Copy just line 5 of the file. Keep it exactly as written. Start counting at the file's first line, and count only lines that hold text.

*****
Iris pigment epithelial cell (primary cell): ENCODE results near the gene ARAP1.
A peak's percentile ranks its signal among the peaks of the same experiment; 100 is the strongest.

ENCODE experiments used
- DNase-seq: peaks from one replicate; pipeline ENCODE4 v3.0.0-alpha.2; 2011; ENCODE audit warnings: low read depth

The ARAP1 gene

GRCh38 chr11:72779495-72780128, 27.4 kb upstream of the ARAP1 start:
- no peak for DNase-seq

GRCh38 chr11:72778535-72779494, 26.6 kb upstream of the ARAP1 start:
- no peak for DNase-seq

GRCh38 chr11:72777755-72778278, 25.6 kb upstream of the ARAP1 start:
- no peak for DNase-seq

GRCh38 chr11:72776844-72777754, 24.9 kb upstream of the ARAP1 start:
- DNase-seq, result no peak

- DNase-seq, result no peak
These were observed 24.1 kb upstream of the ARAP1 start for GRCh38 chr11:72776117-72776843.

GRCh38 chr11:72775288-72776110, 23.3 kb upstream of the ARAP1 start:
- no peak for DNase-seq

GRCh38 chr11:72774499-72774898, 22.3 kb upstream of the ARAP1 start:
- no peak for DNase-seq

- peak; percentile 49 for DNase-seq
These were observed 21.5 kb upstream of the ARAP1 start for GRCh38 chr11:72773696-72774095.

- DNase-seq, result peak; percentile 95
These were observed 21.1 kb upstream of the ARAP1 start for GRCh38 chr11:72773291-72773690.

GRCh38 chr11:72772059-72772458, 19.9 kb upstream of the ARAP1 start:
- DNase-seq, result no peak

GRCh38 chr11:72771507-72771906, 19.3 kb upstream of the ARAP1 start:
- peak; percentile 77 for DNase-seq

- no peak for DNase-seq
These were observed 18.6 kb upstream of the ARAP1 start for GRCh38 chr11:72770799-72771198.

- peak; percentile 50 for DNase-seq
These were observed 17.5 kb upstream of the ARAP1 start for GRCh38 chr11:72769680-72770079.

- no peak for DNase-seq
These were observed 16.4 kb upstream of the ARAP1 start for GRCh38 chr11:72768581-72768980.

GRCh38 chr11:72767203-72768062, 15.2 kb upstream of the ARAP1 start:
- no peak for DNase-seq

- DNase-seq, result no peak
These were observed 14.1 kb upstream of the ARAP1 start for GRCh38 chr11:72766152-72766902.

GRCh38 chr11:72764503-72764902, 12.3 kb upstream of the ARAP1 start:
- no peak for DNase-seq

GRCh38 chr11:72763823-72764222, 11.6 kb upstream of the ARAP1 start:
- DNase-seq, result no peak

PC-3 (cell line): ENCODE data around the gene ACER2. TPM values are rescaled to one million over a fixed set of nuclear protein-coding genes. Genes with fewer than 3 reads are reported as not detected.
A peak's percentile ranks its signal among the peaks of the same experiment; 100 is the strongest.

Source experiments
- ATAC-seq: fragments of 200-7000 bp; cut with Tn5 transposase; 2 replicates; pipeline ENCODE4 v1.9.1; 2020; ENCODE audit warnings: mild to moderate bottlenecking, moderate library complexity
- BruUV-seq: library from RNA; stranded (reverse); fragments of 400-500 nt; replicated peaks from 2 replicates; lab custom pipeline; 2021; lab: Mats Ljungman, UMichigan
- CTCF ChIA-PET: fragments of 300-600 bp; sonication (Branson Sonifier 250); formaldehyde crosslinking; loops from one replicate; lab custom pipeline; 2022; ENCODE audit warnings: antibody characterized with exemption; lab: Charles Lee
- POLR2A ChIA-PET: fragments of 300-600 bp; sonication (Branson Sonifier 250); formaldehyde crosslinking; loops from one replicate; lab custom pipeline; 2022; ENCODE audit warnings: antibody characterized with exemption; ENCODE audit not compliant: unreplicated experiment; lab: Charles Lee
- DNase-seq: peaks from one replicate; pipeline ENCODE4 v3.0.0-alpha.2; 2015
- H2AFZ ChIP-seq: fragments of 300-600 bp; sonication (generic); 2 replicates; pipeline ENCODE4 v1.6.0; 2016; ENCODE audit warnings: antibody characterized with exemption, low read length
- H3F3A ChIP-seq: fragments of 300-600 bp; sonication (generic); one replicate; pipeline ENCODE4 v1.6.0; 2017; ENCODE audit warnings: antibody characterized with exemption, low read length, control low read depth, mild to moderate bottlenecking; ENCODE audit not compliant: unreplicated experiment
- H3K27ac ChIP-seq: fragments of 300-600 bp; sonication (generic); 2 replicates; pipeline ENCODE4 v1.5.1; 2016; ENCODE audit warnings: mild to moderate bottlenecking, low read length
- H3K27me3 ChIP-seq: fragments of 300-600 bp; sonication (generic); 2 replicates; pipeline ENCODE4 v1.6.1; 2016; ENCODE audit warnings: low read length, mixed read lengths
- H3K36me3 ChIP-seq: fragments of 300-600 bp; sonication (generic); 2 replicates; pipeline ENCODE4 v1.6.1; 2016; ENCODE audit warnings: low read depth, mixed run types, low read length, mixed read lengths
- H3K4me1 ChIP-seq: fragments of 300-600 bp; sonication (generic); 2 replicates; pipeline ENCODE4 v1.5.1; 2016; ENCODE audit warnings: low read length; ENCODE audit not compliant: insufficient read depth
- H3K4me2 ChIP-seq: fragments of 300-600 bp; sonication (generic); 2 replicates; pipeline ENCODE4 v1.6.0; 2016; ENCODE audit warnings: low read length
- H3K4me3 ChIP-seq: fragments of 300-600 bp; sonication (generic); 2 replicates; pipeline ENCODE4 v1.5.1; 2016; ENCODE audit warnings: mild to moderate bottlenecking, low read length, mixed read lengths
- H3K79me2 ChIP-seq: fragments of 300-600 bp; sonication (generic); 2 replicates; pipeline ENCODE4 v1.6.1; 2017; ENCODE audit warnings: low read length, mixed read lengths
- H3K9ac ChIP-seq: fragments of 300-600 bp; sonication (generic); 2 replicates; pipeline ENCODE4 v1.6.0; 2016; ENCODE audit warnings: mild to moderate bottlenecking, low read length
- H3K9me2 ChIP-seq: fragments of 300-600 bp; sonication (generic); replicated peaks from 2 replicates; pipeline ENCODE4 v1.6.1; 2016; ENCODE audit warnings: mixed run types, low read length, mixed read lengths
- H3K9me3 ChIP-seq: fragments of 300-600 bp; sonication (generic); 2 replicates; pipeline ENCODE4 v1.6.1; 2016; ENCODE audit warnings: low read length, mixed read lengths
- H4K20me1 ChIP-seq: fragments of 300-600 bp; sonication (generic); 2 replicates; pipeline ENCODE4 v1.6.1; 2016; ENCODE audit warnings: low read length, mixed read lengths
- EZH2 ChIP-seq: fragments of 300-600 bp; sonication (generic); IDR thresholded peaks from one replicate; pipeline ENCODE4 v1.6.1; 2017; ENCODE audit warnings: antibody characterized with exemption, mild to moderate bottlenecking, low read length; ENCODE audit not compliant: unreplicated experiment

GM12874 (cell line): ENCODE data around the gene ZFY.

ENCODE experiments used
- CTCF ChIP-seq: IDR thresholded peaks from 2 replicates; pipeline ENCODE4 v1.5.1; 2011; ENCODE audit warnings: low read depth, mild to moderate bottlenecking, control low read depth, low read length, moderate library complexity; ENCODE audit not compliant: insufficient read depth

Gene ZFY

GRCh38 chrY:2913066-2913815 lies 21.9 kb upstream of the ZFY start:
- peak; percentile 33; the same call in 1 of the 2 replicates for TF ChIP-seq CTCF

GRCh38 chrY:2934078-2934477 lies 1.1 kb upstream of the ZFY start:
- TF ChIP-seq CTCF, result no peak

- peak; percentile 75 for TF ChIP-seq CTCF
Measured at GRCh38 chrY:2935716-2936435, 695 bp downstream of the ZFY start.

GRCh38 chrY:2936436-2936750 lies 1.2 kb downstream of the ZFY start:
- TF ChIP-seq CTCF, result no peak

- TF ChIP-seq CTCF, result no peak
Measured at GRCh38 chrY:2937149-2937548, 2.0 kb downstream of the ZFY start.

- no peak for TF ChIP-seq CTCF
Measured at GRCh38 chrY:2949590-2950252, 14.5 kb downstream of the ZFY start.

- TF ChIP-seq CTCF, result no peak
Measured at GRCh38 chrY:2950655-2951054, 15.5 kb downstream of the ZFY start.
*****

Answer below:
The ARAP1 gene